Google Analytics will report the clicks on the link coming from “Other” sources.  The “Other” category will lump all clicks on links optimized with the Google Analytics URL Builder, so that’s why it’s important that you make smart use of the different fields that this tool offers you.

Here’s a teaser for the medium and advanced users of Google Analytics: Once you start using the Google Analytics URL Builder, you can created Advanced Segments to do all kinds of fun segmentation of your data.

traffic-sources-overview-google-analytics-1

So, once you find the total number of clicks on your target URL, you can calculate the CTR of your e-mail permission marketing campaign.

Remember: 

Click-through rate (CTR) = number of clicks / number of e-mails opened

I hope that you enjoyed this post. If you have any questions, please leave a comment for this post and I will reply to you within 24 hours.

Thank you for your time!

Disclaimer: I don’t work for eMarketer. I don’t receive any fees or payment for talking about them. I just really like their product.

: )

Damian Davila

Ideas and concepts from Damian Davila, Ecuatoriano thriving in Hawaii. Pro marketer and blogger. Find him at @idaconcpts on Twitter.

7 Comments

  1. Hello,

    Congratulation for this blog and for this article, it is very useful for me!

    I am a begginer in Google Analytics, I have installed it on my website and I would like to know if you have good websites / books / blogs in order to learn how to track the visitors of my website (track the conversions from every different traffic sources, from ad campaigns, from emails, …)

    Thanks again for this blog,

    David (from France)

  2. Salut David,

    Merci de votre commentaire. Je parle un peu du Français. Je comprends très bien mais j’écris très mal.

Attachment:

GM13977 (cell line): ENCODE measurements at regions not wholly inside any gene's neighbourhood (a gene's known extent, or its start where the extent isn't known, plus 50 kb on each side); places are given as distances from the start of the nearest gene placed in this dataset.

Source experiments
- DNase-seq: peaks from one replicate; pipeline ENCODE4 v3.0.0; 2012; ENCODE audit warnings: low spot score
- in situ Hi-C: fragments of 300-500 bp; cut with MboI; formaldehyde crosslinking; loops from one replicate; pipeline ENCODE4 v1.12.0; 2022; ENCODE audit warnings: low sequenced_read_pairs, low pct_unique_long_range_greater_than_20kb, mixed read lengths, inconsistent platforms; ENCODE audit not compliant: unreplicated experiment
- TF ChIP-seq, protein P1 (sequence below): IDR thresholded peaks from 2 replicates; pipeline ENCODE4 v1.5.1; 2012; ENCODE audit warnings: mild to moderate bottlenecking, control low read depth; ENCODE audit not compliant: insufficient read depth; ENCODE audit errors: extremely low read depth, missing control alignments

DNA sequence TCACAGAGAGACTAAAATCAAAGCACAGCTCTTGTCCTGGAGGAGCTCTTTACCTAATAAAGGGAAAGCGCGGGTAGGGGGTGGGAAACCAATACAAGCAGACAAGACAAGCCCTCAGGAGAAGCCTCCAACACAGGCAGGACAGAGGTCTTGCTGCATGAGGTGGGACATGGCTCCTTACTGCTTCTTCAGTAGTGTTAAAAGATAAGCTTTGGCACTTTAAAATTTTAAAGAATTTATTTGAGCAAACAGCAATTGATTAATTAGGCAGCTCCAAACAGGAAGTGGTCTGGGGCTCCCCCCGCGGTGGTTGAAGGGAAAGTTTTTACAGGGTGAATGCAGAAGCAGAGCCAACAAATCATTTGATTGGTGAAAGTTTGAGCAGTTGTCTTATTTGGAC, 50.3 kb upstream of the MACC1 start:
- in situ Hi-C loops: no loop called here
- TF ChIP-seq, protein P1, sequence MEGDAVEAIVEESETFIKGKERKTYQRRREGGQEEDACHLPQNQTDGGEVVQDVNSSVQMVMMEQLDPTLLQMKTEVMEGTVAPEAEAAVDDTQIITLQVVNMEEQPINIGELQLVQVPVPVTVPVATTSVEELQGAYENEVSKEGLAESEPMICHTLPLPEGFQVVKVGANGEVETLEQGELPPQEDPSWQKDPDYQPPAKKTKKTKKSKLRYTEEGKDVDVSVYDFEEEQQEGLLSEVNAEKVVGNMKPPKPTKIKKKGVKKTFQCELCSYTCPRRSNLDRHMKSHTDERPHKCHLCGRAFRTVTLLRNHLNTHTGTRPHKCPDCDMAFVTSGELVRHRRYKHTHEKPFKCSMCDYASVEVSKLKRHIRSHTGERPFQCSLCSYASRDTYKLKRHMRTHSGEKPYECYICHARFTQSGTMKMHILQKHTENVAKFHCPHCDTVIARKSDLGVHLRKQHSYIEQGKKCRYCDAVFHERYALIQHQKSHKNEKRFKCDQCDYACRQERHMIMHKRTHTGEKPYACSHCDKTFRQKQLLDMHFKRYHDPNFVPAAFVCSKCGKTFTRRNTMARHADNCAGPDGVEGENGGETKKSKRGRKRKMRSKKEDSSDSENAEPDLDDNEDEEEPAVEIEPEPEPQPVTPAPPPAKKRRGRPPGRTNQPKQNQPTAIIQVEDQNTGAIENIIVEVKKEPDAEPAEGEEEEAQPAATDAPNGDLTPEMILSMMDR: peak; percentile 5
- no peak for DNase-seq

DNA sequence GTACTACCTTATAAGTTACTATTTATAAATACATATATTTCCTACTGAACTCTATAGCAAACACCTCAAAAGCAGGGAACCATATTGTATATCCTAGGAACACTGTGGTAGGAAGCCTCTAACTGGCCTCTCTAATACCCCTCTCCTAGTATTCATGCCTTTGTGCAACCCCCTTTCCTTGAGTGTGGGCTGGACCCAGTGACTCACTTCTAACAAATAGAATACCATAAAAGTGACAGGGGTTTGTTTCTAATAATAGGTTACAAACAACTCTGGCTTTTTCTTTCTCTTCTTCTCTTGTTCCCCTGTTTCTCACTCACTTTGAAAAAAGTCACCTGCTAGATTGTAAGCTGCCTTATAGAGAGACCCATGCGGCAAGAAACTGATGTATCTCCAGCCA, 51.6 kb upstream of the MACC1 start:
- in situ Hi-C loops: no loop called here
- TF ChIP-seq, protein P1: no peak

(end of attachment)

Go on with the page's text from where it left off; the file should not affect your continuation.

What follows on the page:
Glad to hear that you like my blog.

    The best investment that you can do is to get:

    1) Web Analytics: An Hour a Day by Avinash Kaushik:http://www.webanalyticshour.com/ This is a great resource that you can refer to over and over again. Avinash has a great blog at http://www.kaushik.net/avinash/. Check it out for for a throughrough discussion of several topics.

    2) Advanced Web Metrics with Google Analytics by Brian Clifton: http://www.advanced-web-metrics.com/blog/. This is a more technical book, however it provides great little details about specific task on Google Analytics.

    I would start with these two for now. There is a lot of information to be covered with these two authors.

    Best of luck and please keep me posted on your journey in web analytics.

    Cheers,

    Damian

  3. Hey! Long time since you posted that article but it is very great!

    I still have a questions…

    I just want to be sure, but with Google Analytics, it is possible to know how many people opened the email? Even without clicking any link?

    Thanks!

  4. Hello Laurence,

    That part is a bit trickier. You have 2 options:

    1) You can use a mailing service such as MailChimp.com and they will let you know those kind of statistics.

    2) You can use html code in your e-mail and include an image that is stored in your domain. Depending on your hosting provider, you should be able to access a report indicating how many times that image was accessed in a period of time (week, time). I would suggest that you include an unique image per e-mail campaign so that it is easier to track which image belongs to what e-mail.

    If you have any questions, please let me know.

    Cheers,

    Damian

  5. Hmm it seems like your website ate my first comment (it was extremely long) so I guess I’ll just sum it up what I submitted and say, I’m thoroughly enjoying your blog. I too am an aspiring blog blogger but I’m still new to everything. Do you have any tips and hints for newbie blog writers? I’d certainly appreciate it.